Article written by Nicole Regier and Thi-Nhu Y Hoang posted July 6, 2015 in Geneva Business News
On June 23rd, the seventh edition of Bioinnovation Day was held at the CHUV in Lausanne. Bioinnovation Day provides a platform for scientists and start-ups to present their life science projects to potential investors and partners from the industry. It was first held in 2006 in Geneva, and has since welcomed more than 150 innovative projects. Held every other year, the seventh edition was organized by PACTT, the Technology Transfer Office of UNIL-CHUV.
This year, over 200 participants attended the meeting. It was organized around several keynote speakers, and gave 34 researchers the opportunity to present their projects in five-minute-long pitches. The poster sessions, which took place in a friendly atmosphere during the breaks, offered participants more information on the projects, and gave them the opportunity to network, exchange ideas and discuss.
The presentations were divided into four sessions related to Human Therapeutics, Research Tools, Medical Devices, and Digital Health and Diagnostics. During the first session, a roundtable discussion was held by four investors: Tom Gibbs from Debiopharm Diagnostics, Thomas Goebel from Neomed, Michèle Ollier from Index Ventures and Otello Stampaccia from Omega Funds. They gave advice on what should be considered when developing a new product and at which stage of development potential investors should be contacted. All of them agreed that the time and money needed for establishing a new start-up should not be underestimated.
Philippe Dro from GlycoVaxyn and Vincent Charlon from Anergis SA presented their companies’ histories and how they got where they are today. One important point that came out of the discussion was that even with a very good achievable and customizable idea, the circumstances must be beneficial in order to succeed.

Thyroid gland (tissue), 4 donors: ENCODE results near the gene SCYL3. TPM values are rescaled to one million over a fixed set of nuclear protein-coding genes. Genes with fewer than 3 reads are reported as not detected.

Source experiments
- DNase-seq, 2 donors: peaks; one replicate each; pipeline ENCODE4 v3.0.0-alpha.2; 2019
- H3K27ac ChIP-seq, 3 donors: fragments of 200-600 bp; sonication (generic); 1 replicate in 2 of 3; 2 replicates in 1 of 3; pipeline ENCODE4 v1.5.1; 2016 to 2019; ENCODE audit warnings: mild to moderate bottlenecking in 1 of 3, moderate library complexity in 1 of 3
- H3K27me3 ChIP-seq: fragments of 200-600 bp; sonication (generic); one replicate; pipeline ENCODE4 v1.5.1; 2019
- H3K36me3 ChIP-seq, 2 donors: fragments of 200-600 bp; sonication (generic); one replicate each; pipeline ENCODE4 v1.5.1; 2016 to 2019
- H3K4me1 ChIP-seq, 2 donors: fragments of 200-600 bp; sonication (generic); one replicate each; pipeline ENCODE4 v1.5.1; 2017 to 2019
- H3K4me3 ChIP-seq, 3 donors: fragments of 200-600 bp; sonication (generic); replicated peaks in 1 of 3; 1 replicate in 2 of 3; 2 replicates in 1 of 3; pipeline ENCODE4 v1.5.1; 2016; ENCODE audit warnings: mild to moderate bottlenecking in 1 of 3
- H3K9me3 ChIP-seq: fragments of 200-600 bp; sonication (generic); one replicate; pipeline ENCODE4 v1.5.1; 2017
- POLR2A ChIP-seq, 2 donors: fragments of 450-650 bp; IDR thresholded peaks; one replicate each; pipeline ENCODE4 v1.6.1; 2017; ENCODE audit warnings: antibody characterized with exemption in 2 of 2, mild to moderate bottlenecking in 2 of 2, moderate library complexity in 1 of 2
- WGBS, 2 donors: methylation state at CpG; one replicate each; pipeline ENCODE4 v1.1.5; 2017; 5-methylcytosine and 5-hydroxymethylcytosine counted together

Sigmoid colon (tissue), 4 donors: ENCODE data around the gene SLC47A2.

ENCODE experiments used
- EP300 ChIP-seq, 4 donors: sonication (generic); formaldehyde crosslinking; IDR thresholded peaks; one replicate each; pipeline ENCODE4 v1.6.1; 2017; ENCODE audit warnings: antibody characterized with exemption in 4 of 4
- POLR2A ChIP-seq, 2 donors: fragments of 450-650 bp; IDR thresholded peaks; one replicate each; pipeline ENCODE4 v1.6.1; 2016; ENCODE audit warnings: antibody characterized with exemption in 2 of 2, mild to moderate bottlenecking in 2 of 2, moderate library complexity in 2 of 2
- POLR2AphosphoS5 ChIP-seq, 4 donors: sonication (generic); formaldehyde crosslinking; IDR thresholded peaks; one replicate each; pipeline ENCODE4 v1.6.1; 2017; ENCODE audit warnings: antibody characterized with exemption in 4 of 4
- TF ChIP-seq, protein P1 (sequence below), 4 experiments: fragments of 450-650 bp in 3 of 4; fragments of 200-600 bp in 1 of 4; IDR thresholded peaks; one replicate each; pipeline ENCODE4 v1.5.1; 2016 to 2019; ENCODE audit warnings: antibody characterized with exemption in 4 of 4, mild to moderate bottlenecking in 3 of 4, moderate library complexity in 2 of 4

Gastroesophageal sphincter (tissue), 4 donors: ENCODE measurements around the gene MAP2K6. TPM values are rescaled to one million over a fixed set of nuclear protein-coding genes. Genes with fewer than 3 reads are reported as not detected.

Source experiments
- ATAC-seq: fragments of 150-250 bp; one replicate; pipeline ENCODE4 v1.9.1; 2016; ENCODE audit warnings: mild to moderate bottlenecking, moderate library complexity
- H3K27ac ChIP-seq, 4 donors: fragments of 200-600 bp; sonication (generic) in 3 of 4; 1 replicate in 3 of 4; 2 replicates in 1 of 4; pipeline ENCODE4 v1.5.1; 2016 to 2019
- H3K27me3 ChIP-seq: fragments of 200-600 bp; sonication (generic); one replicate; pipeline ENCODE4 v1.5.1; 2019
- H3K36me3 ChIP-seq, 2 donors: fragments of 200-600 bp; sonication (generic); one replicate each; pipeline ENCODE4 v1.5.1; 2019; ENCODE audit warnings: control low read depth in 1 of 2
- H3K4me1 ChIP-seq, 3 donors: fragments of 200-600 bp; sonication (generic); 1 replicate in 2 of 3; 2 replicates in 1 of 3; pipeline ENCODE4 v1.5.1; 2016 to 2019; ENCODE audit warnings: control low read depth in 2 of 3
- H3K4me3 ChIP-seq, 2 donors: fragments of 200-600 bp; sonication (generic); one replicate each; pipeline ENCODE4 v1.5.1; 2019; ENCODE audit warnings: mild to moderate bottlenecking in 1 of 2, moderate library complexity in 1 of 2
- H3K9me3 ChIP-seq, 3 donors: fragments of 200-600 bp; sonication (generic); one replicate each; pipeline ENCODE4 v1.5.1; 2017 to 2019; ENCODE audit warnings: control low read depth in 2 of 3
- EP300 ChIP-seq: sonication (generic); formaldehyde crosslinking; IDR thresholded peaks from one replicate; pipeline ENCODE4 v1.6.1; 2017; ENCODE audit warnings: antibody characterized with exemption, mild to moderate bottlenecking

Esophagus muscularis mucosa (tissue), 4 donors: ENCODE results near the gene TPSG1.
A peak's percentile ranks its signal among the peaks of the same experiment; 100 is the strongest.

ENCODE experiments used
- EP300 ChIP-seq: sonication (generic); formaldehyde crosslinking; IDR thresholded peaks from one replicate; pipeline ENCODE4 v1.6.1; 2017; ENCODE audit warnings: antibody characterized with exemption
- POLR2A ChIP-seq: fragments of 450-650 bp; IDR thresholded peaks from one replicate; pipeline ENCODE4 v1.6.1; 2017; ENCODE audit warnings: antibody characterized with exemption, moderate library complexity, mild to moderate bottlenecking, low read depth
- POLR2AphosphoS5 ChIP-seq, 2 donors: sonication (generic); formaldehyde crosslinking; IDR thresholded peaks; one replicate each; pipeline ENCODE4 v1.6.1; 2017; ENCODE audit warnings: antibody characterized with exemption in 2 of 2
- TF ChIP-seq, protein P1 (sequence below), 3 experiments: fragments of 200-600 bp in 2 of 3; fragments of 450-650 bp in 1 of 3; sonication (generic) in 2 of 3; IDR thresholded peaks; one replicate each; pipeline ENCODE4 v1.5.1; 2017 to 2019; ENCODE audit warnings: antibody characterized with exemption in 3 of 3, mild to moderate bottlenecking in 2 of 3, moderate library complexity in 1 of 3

The 34 project pitches were given by researchers from public and private institutions aiming to create start-up companies, as well as investigators from existing companies seeking additional investments. The projects were highly diverse: from a surface treatment for implants which improves the integration of the implants into living bone by mimicking bone-like characteristics, to a new technique for separation of different cell types, of which the first application will be to isolate sperm cells from samples obtained from rape victims in order to identify the DNA profile of the offender. Other innovations included a comfortable and discrete insulin delivery system for diabetes patients, a device for skin cancer screening, and a simple and cheap sterilization system for medical instruments in hospitals in developing countries.
Each year that the event is held, a jury of nine scientists evaluate innovative projects from western Switzerland in order to award the Bioinnovation-Eclosion Prize, which for the second time, included a cash award of CHF 10,000. The jury selects a number of projects and invites spokespeople to present them before the event in order to determine the winner. This year, it was awarded to Gilles Weder from CSEM (Centre Suisse d’Electronique et de Microtechnique SA) for his work on a sensor for measuring the oxygen concentration in cell and tissue cultures.
Source: Site Geneva Business News